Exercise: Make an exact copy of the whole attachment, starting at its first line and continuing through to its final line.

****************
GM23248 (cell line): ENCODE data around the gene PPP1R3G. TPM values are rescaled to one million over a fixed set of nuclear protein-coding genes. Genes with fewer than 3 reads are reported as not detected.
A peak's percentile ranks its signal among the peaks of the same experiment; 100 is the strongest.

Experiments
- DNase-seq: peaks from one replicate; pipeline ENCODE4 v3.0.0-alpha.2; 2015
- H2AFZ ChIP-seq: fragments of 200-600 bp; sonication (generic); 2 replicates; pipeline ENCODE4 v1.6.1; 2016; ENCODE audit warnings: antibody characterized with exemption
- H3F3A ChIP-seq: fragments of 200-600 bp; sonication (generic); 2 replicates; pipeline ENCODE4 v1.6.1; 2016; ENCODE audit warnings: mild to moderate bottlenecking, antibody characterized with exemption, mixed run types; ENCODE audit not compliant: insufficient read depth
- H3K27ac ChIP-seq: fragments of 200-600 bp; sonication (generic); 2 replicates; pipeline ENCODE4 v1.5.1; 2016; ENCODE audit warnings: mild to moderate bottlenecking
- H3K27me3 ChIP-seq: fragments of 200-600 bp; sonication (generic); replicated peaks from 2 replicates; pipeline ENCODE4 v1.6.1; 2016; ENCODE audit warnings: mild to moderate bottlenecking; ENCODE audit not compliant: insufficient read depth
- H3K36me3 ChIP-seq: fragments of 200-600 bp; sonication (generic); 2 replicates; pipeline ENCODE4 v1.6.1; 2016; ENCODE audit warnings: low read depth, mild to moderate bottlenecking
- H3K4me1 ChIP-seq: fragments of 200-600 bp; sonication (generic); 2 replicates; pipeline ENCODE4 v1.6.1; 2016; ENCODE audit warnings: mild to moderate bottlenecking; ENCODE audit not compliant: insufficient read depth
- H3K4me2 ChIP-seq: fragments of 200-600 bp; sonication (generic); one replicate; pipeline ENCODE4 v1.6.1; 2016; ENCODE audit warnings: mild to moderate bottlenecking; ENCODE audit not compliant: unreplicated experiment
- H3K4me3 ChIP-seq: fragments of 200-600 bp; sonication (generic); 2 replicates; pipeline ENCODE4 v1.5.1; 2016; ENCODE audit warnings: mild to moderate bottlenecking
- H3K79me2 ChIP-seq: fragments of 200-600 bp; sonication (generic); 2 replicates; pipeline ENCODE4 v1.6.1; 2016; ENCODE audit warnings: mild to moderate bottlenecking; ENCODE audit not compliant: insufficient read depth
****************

GM23248 (cell line): ENCODE data around the gene PPP1R3G. TPM values are rescaled to one million over a fixed set of nuclear protein-coding genes. Genes with fewer than 3 reads are reported as not detected.
A peak's percentile ranks its signal among the peaks of the same experiment; 100 is the strongest.

Experiments
- DNase-seq: peaks from one replicate; pipeline ENCODE4 v3.0.0-alpha.2; 2015
- H2AFZ ChIP-seq: fragments of 200-600 bp; sonication (generic); 2 replicates; pipeline ENCODE4 v1.6.1; 2016; ENCODE audit warnings: antibody characterized with exemption
- H3F3A ChIP-seq: fragments of 200-600 bp; sonication (generic); 2 replicates; pipeline ENCODE4 v1.6.1; 2016; ENCODE audit warnings: mild to moderate bottlenecking, antibody characterized with exemption, mixed run types; ENCODE audit not compliant: insufficient read depth
- H3K27ac ChIP-seq: fragments of 200-600 bp; sonication (generic); 2 replicates; pipeline ENCODE4 v1.5.1; 2016; ENCODE audit warnings: mild to moderate bottlenecking
- H3K27me3 ChIP-seq: fragments of 200-600 bp; sonication (generic); replicated peaks from 2 replicates; pipeline ENCODE4 v1.6.1; 2016; ENCODE audit warnings: mild to moderate bottlenecking; ENCODE audit not compliant: insufficient read depth
- H3K36me3 ChIP-seq: fragments of 200-600 bp; sonication (generic); 2 replicates; pipeline ENCODE4 v1.6.1; 2016; ENCODE audit warnings: low read depth, mild to moderate bottlenecking
- H3K4me1 ChIP-seq: fragments of 200-600 bp; sonication (generic); 2 replicates; pipeline ENCODE4 v1.6.1; 2016; ENCODE audit warnings: mild to moderate bottlenecking; ENCODE audit not compliant: insufficient read depth
- H3K4me2 ChIP-seq: fragments of 200-600 bp; sonication (generic); one replicate; pipeline ENCODE4 v1.6.1; 2016; ENCODE audit warnings: mild to moderate bottlenecking; ENCODE audit not compliant: unreplicated experiment
- H3K4me3 ChIP-seq: fragments of 200-600 bp; sonication (generic); 2 replicates; pipeline ENCODE4 v1.5.1; 2016; ENCODE audit warnings: mild to moderate bottlenecking
- H3K79me2 ChIP-seq: fragments of 200-600 bp; sonication (generic); 2 replicates; pipeline ENCODE4 v1.6.1; 2016; ENCODE audit warnings: mild to moderate bottlenecking; ENCODE audit not compliant: insufficient read depth